The Sisters Of Mercy: Roundhouse, London – live review
SAT SEPT 21st 2019

The Sisters Of Mercy are an enigma wrapped in a riddle surrounded by layers of dry ice, novelist Julie Hamill attempts to unravel the imperial darkness and is further enamoured by their delicious mystery…

The Sisters got in my skin when I was fifteen, after I started going out with the first goth in town, Alyn.  He looked like Andrew Eldritch, black jeans and jacket, sculpted face, black hair, usually alone with the air of a baddie. He didn’t look like anybody else in Airdrie.  This mysterious lonesome goth put the needle on The Reptile House EP, and then First And Last And Always, after which I followed the band for myself and completed an effective teen transfer to the dark side.  I fell for The Sisters, and enjoyed a quicksand sink into inky songs which, over time got rockier and punched out of the radio like gunfire.

Thirty years on, The Sisters Of Mercy are still one of my most listened to bands. They sound only like themselves, and this can’t be over-emphisised.  They are a fix, a buzz, everything Andrew Eldritch delivers in hot deep drawl, and as I head to The Roundhouse I feel the thrill of fifteen, and I’m absolutely desperate to hear ‘Marian’.

There’s a blinding lightshow of blue spot lights amidst the darkness of the stage as More opens the show, and yes, Andrew (interviewed in depth here) sounds magnificent and deep and distinct and brutal and croaky and precise and exactly and bang on – as he should.  The crowd immediately shout back ‘MORE!’ in response and we’re off on a high bounce.  However. I can’t see the boss.  Where is he? Oh!  He was at the side of the stage doing the intro.  Now he’s at the centre mic.  Wait, he’s moved again. In and out of the black to the back, front, left and right, impossible to see. Thus ensues a show where my eyes chase Eldritch round the stage in and out of flashing lights and shadows as he plays hide and seek and I try to get a glimpse of his Voldemort silhouette.  I’m frustrated with his fidgeting but his voice is just perfect.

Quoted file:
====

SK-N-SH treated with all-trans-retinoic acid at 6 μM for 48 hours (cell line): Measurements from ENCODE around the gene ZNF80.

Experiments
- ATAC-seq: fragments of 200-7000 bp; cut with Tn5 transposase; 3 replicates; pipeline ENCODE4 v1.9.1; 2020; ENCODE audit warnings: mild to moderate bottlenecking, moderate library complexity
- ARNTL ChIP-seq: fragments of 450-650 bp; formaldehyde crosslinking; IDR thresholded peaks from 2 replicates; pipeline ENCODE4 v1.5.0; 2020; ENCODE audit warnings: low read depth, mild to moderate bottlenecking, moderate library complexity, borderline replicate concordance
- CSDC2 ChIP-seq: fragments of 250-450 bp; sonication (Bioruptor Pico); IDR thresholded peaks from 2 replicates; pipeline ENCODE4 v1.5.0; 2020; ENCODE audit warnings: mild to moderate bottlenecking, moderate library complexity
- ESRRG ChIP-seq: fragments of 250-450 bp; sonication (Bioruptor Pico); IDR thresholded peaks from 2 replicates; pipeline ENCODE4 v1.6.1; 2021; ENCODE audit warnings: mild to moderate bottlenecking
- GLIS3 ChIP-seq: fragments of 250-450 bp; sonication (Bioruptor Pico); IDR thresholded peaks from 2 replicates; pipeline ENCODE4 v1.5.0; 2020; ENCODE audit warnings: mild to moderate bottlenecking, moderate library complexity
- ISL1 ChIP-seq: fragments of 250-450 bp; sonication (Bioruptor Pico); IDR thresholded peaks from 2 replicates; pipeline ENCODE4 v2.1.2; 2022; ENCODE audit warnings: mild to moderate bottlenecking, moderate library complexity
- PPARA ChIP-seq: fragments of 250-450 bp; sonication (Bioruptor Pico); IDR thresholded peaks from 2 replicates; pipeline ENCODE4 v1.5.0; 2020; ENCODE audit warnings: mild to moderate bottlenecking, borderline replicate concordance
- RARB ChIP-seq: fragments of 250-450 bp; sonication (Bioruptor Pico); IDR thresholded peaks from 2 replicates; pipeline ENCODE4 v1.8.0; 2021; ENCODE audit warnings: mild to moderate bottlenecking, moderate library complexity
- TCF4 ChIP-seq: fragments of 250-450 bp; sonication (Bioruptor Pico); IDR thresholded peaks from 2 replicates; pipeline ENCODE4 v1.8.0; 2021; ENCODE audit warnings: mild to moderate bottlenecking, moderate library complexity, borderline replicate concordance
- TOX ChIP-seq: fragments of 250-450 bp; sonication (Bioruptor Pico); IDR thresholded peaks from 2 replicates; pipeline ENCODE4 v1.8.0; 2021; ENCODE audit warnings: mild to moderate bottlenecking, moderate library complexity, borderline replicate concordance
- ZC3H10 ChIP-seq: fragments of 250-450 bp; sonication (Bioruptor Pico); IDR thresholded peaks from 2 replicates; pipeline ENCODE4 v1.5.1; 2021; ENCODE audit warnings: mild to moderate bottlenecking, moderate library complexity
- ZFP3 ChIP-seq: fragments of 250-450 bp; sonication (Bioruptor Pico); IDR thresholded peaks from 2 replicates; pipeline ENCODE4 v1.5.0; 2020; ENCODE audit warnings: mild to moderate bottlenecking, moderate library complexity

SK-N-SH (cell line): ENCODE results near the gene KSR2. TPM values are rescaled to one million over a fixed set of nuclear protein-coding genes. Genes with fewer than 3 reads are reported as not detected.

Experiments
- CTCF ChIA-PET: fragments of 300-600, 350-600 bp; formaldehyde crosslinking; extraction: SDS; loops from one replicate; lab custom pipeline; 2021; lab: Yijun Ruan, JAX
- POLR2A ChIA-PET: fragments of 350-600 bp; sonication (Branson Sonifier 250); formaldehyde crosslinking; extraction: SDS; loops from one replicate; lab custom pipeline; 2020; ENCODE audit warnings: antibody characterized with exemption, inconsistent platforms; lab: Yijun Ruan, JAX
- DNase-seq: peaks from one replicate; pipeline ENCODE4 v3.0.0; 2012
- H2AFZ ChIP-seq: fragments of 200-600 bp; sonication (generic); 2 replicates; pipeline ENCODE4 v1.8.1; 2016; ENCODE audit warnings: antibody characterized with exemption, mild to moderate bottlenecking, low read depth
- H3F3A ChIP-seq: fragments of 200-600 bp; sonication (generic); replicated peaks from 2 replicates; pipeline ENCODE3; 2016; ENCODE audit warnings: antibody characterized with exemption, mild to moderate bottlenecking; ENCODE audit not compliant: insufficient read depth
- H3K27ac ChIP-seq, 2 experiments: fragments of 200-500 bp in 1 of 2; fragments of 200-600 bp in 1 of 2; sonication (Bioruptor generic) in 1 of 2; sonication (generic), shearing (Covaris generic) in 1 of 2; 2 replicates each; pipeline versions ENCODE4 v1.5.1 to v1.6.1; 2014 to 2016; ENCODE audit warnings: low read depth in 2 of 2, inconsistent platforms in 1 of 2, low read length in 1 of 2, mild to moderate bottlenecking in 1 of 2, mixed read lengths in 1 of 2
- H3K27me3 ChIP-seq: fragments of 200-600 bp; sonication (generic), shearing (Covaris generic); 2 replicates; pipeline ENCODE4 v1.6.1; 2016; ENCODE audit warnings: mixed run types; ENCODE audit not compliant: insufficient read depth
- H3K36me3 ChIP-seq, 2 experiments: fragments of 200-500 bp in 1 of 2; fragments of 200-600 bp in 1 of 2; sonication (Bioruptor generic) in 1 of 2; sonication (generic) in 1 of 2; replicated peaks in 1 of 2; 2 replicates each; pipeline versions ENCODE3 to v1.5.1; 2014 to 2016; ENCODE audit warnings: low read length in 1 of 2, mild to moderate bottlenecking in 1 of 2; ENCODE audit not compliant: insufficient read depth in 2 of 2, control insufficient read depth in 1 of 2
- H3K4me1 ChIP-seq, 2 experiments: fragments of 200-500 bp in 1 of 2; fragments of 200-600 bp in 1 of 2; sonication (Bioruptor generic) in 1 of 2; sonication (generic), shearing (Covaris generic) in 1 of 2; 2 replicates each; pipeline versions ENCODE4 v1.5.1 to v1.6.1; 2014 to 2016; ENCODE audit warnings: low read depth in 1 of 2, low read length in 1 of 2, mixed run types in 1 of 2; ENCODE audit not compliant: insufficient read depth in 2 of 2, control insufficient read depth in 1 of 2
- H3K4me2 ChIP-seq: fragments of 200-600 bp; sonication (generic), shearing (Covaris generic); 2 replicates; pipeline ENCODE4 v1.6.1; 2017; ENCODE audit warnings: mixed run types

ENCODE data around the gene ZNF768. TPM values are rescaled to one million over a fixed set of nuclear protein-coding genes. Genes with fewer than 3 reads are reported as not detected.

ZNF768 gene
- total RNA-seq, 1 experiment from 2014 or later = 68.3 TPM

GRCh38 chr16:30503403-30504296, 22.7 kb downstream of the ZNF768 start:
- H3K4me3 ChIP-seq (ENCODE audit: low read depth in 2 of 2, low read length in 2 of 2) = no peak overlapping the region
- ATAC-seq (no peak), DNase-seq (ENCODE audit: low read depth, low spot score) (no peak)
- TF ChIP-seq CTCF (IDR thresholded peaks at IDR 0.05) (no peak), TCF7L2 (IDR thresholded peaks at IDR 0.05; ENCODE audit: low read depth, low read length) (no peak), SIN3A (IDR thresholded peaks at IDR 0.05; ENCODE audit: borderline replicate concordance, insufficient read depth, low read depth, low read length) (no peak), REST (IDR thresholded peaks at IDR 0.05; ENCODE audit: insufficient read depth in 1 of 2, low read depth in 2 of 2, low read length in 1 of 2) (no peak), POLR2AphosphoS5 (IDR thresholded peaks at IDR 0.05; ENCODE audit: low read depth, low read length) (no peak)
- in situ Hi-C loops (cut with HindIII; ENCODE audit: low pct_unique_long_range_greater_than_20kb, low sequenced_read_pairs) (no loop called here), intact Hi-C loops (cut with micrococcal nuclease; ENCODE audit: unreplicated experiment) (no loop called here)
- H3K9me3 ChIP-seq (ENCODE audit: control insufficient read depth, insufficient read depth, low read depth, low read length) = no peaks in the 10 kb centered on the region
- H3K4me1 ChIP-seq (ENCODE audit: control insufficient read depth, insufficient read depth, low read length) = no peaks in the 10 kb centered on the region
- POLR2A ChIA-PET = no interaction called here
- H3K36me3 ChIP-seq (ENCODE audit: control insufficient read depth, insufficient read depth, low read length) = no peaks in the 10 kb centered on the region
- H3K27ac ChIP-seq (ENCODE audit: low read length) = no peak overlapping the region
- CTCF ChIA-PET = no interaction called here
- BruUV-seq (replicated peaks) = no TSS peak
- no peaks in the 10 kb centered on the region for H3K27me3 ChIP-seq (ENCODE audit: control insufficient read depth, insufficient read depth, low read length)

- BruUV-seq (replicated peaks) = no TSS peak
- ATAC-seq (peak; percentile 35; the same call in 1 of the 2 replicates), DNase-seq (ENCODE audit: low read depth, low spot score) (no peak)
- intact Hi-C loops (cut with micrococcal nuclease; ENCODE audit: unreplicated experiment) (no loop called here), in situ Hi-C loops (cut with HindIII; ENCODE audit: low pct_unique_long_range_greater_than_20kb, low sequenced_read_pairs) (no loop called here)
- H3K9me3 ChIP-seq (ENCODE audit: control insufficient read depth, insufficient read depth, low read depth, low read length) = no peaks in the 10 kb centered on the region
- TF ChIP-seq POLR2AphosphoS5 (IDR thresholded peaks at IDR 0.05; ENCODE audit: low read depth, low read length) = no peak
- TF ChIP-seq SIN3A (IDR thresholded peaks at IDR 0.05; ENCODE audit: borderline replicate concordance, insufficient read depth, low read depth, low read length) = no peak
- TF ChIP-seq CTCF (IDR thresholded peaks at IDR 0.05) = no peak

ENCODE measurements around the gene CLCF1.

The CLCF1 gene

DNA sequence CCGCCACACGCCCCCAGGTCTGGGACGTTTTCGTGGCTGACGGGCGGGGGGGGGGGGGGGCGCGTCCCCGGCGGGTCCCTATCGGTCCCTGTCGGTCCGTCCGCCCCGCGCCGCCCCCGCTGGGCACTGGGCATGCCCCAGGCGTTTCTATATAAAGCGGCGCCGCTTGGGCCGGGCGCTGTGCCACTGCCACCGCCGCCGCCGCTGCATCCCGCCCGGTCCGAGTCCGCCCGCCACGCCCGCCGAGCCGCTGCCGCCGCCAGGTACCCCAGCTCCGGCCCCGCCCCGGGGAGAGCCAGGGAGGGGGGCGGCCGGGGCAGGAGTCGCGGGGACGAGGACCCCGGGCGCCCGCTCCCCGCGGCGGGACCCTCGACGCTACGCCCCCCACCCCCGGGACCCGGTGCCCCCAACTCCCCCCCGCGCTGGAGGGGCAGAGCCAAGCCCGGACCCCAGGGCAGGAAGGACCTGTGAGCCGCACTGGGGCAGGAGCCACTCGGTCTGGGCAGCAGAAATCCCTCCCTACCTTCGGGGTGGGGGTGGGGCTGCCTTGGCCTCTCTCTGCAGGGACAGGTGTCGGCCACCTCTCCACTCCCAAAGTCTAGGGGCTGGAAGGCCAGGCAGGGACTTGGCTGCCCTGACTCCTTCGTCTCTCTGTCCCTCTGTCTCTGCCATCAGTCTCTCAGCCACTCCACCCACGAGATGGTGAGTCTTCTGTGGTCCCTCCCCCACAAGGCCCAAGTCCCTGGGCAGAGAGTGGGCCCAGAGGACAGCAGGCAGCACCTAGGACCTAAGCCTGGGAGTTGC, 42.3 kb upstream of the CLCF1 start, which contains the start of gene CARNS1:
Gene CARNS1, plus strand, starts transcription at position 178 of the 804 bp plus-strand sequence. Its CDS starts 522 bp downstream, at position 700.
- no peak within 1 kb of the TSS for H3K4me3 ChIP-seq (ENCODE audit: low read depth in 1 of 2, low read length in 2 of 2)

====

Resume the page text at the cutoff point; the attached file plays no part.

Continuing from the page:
The new 6’5” tall guitarist, Dylan Smith, makes an impressive frame as he delivers the crispy twisty Sisters sounds really well, particularly on Alice, when the lights take a ballistic turn.  The crowd gives it back ten fold.  Arms are up in the air voices sing every word as the band race through the set with customary and satisfying zero chit-chat in between.  Good.  I don’t want the weather.  We’re standing at the back near the pillars and I enjoy seeing the finger shapes of hands through the lights which all adds to slight horror film ambience but at this point I’m jealous of those crushed at the front, getting the full black rush.

The setlist is a mix of old and new.  One of the new songs, Show Me, sounds amazing and I’m dying to hear it again.  First And Last And Always has been slowed down a bit since the departure of the wondrous Chris Catalyst, but it’s still played so fast it’s like it’s been run inside a washing machine on spin.  Nobody is complaining and old goths in vintage tshirts find youth in their bodies to wobble as we’re all transported back to better times. Everybody is loving Arms which thrusts henceforth with romance.

Dominion/Mother Russiasuits the venue and booms out into the round with brutal dominance. Flood II does it again, the sound is nailed.  We’re treated to No Time To Cry but sadly no Marian which was played the night before. 

Lucretia rules the encores followed by Vision Thing, Temple Of Love(riotous) and This Corrosionand then it’s over and The Sisters Of Mercy disappear. The realisation that Eldritch is still a magnificent mystery is present amongst the crowd (even if he isn’t) and The Sisters Of Mercy remain, on any Eldritch line up, in the skin. I hope he never changes.

Shuffling out, I notice that everybody is smiling.  There is jubilance in the dark.

Set List from

  1. More
  2. Ribbons
  3. Doctor Jeep / Detonation Boulevard
  4. When You Don’t See Me
  5. No Time to Cry
  6. Show Me
  7. Alice
  8. First and Last and Always
  9. Arms
  10. Better Reptile
  11. Dominion / Mother Russia
  12. We Are the Same, Susanne
  13. Still
  14. Something Fast
  15. I Was Wrong
  16. Flood IIEncore:
  17. Lucretia My Reflection
  18. Vision Thing
  19. Temple of Love
  20. This Corrosion@juliehamill is a London based Scottish writer.  Her new novel, ‘Jackie’ is published on 15 October. Hamill will be interviewing Wayne Hussey live on stage at The Dublin Castle rock n roll book club, on 4 November.